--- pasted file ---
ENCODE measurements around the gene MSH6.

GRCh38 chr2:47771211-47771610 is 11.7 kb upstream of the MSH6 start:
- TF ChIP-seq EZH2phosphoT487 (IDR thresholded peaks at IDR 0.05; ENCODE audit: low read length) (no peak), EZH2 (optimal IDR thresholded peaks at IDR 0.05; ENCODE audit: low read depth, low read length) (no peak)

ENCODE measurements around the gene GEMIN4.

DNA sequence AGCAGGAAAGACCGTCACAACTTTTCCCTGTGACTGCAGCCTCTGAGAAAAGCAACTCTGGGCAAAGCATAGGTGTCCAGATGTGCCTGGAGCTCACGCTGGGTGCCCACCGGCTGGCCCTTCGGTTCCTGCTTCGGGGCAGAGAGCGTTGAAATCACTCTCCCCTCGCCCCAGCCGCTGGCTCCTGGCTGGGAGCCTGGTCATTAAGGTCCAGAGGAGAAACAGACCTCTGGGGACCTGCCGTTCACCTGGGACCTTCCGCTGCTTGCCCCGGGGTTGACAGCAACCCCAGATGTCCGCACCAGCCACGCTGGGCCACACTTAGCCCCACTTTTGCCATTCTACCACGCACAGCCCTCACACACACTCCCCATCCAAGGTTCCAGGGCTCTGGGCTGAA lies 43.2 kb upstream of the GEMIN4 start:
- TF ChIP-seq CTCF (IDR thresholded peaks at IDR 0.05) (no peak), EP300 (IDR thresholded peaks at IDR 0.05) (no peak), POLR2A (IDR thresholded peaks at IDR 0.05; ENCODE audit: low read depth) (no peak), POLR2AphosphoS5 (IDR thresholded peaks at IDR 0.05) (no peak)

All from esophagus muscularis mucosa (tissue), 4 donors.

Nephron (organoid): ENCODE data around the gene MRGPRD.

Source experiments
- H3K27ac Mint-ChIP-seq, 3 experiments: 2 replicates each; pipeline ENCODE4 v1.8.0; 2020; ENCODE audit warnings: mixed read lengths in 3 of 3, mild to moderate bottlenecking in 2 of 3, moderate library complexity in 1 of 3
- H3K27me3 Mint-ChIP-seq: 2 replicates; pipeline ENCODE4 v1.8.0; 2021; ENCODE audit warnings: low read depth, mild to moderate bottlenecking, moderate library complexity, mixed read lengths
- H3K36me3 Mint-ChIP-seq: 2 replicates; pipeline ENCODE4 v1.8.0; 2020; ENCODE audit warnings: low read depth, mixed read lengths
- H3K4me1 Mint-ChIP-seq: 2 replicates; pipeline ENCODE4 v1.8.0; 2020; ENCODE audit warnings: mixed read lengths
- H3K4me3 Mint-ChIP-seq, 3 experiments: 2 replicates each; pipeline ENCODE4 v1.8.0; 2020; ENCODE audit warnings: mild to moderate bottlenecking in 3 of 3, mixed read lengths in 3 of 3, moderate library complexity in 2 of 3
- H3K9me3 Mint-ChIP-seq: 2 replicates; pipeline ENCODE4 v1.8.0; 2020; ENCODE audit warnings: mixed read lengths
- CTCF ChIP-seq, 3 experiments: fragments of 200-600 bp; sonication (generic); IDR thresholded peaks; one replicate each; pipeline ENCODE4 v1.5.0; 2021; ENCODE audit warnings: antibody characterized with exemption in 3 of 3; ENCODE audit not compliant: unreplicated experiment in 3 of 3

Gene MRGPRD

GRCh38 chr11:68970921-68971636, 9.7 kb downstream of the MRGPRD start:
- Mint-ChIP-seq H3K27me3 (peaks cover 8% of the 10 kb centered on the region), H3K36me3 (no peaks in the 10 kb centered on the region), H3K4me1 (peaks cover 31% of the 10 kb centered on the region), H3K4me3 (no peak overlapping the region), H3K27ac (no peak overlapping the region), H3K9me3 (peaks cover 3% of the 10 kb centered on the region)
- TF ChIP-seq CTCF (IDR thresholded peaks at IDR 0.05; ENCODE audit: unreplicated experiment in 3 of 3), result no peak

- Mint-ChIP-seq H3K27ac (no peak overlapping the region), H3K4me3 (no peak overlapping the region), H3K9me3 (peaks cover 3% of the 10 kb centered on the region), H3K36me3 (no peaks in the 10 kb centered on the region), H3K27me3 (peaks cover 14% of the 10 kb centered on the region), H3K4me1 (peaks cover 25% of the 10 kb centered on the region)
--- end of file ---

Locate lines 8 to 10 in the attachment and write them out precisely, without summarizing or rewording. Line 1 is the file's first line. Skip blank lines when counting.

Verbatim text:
Nephron (organoid): ENCODE data around the gene MRGPRD.

Source experiments
- H3K27ac Mint-ChIP-seq, 3 experiments: 2 replicates each; pipeline ENCODE4 v1.8.0; 2020; ENCODE audit warnings: mixed read lengths in 3 of 3, mild to moderate bottlenecking in 2 of 3, moderate library complexity in 1 of 3